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OUTSOURCING: GOOD or BAD

Daniel Duffy

C++ author, trainer
Without this "unfair" practice, the Western standard of living would be substantially lower. Sure, the market price of this overseas-manufactured good in the West is higher, but it is quite a bit lower than what it would be were it produced in the West. Use American labor to produce iPads, and suddenly they cost you $5,000+ each.

Penny wise, pound foolish?
 

DominiConnor

Quant Headhunter
One effect of outsourcing has been the interaction between capital and labour in production.

When you produce goods or services you must choose what to automate and what to do by hand. People need paying but machinery costs money up front. If we take a machine depreciating at 10% and cost of capital at say 5% it means the equilibrium is roughly 6 times the annual cost of employee. Note I say cost, because non-wage costs in the USA are really quite vicious, health costs US employers harshly.
The increased Indian/Chinese participation in the global economy has lowered the cost of labour, meaning that automation will have been slowed down globally.
Short version means we have delayed the introduction of robots by using Chinese and Indians, many of these jobs would have anyway been automated away as machine costs came down and pay rose. Whole classes of jobs disappear from any economy on a regular basis.
Call centres would be now almost wholly automated if it were not for Indians.
You can't replace one with a $500 PC, but the Western cost of such labour is the same as a system that costs about $3-400K per call centre employee. At that level employers would buy serious tech to replace labour, and since wages are rising in India and the tech is getting cheaper these jobs are going to entirely disappear over the next decade.

When I left university there were lots of jobs for copy typists. For the young people here, that meant they read stuff off bits of paper and typed it on to other bits of paper. Yes really. A good % of all women did that all day, it was seen as an above average job.
As a kid a TV repair man would visit my house every few months because the mean time between failure of a TV was months, not the decades it is now. They cost months pay so they were fixed not thrown away as now, if you'd done that many workers take home pay would have been entirely consumed by repeatedly buying TV sets.
Work out how many people you need to visit every single house in a country every three months.
Yes, lots.

Since many TVs came from Japan, labour was in effect being imported, and a whole class of employment ceased to exist. It was brutally rapid, tens of thousands of skilled jobs fixing TVs gone it 2-3 years.

Look at a construction worker. My family are all builders and growing up saw how manual that labour is. Now they have more machines and pre-made components, a vast array of pre-made stuff that sticks things and fills in holes. electric drills were so expensive then that many used hand cranked ones. I'm older than most here, but I'm hardly Victorian, electric screwdrivers were unknown.
Now my kids have a battery powered screwdriver as a toy, made in Germany, again labour is imported.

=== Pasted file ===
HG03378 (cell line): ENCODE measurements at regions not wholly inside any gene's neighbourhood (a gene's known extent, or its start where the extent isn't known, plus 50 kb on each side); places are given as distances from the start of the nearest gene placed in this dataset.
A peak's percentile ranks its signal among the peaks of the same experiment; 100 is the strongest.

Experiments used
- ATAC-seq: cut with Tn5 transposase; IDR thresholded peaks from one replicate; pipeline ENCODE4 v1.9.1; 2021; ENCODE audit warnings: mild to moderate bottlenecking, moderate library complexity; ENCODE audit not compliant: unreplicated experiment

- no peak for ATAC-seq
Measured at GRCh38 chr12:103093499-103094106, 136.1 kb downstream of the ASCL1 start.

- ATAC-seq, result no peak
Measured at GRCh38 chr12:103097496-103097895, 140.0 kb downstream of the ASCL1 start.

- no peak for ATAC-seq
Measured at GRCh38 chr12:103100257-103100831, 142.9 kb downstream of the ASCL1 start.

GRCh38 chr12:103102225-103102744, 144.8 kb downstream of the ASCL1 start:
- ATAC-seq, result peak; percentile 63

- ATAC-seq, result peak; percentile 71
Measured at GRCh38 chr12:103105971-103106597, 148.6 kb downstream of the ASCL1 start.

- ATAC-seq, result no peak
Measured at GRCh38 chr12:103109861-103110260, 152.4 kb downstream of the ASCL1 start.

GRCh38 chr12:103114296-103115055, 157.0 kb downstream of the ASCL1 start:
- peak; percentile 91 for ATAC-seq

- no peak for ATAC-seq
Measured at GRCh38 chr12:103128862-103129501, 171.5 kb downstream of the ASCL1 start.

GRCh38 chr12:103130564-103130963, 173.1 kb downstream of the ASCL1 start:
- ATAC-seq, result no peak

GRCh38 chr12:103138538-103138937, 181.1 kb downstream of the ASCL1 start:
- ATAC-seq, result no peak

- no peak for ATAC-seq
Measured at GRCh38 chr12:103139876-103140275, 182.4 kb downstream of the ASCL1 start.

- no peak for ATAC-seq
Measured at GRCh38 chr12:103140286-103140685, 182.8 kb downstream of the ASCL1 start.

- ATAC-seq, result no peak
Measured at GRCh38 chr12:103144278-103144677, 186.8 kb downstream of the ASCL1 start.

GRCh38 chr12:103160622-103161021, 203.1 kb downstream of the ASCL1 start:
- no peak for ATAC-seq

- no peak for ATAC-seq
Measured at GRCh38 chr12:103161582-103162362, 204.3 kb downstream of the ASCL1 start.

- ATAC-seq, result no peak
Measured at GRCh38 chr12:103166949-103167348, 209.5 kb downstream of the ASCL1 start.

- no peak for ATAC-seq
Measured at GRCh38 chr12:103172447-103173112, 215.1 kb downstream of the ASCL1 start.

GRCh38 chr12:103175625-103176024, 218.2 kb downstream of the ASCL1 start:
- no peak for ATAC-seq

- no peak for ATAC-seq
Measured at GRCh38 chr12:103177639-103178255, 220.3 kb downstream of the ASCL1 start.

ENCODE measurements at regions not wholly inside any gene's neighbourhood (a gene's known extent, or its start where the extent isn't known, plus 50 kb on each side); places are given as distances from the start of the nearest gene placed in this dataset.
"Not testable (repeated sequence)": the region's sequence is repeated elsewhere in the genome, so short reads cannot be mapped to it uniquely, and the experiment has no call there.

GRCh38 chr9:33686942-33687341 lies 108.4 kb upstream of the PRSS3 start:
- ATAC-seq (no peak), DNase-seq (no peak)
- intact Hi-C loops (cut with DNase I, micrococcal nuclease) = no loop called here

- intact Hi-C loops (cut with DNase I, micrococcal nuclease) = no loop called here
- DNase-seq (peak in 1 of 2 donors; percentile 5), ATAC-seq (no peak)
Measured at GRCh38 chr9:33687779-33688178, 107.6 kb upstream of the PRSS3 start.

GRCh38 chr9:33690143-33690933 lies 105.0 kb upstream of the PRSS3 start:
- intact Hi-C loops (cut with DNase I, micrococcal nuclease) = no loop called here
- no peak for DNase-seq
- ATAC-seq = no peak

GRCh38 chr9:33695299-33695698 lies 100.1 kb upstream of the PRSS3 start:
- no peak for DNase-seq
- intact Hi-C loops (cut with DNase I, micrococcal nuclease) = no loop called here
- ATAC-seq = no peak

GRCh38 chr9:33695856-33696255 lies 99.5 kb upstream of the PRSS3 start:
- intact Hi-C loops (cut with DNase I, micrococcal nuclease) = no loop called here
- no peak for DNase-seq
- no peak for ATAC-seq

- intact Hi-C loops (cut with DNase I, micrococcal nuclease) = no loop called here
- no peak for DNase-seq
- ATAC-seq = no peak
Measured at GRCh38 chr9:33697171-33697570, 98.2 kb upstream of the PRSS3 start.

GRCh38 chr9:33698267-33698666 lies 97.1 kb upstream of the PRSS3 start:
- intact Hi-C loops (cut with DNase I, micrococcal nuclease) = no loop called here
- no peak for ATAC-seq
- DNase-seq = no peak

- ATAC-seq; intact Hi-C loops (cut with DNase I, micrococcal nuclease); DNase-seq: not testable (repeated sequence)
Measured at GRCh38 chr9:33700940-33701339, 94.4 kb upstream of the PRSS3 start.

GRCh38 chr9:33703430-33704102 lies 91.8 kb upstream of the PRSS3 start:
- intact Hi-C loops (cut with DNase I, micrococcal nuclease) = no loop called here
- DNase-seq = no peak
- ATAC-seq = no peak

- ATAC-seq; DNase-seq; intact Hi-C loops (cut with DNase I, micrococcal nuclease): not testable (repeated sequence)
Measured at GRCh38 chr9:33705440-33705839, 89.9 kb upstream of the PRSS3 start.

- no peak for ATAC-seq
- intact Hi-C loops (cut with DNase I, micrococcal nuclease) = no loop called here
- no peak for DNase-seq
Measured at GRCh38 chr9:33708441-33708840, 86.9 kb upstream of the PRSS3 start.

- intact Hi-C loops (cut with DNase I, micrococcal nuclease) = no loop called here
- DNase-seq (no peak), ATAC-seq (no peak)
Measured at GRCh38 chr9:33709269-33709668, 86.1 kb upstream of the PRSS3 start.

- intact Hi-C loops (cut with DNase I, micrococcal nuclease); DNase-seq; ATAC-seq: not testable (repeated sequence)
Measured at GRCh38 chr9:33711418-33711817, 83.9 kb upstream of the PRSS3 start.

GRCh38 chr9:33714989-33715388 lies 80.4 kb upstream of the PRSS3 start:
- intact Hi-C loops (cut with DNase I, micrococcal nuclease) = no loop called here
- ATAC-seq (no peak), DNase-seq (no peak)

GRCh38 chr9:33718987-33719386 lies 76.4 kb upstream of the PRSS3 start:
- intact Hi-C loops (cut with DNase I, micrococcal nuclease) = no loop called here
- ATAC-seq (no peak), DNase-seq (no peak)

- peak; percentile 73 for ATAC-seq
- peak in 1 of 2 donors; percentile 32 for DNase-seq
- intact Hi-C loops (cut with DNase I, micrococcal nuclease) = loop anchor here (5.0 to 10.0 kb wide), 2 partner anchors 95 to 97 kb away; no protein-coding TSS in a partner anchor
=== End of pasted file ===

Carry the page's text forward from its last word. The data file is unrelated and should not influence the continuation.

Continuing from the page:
But...
German industrial labour is amongst the most expensive per hour on the planet. They are very productive, smart Germans become engineers, smart Americans become lawyers. Education counts as well. Creationism is not a problem in US schools, it is a symptom of a system that is broken beyond repair. My kids could not be convinced that a shiny man on a cloud made dinosaurs as pets for cavemen no matter how hard you tried. Most Americans think that, imagine what they think is happening inside a digitially controlled drill rig, so they think it has a soul ? Germans don't believe this crap, nor do Chinese or Japanese.
That doesn't stop you being a lawyer but ignorance of basic science mean that advanced manufacturing is not so easy with US workers as it was.

But the real killer is the lawyer issue.
Imagine 100 smart new grads each in Germany, China and the USA
Would a smart kid in the USA really want to work for GM or Ford ?
Yeah some, but typically not as a first option.

No.
Fact is that the Chinese people in manufacturing are the smarter end of Chinese, the Americans in manufacturing are the dumber end of Americans. Guess who is going to win that ?
 
One effect of outsourcing has been the interaction between capital and labour in production.

When you produce goods or services you must choose what to automate and what to do by hand. People need paying but machinery costs money up front. If we take a machine depreciating at 10% and cost of capital at say 5% it means the equilibrium is roughly 6 times the annual cost of employee. Note I say cost, because non-wage costs in the USA are really quite vicious, health costs US employers harshly.
The increased Indian/Chinese participation in the global economy has lowered the cost of labour, meaning that automation will have been slowed down globally.
Short version means we have delayed the introduction of robots by using Chinese and Indians, many of these jobs would have anyway been automated away as machine costs came down and pay rose. Whole classes of jobs disappear from any economy on a regular basis.
Call centres would be now almost wholly automated if it were not for Indians.
You can't replace one with a $500 PC, but the Western cost of such labour is the same as a system that costs about $3-400K per call centre employee. At that level employers would buy serious tech to replace labour, and since wages are rising in India and the tech is getting cheaper these jobs are going to entirely disappear over the next decade.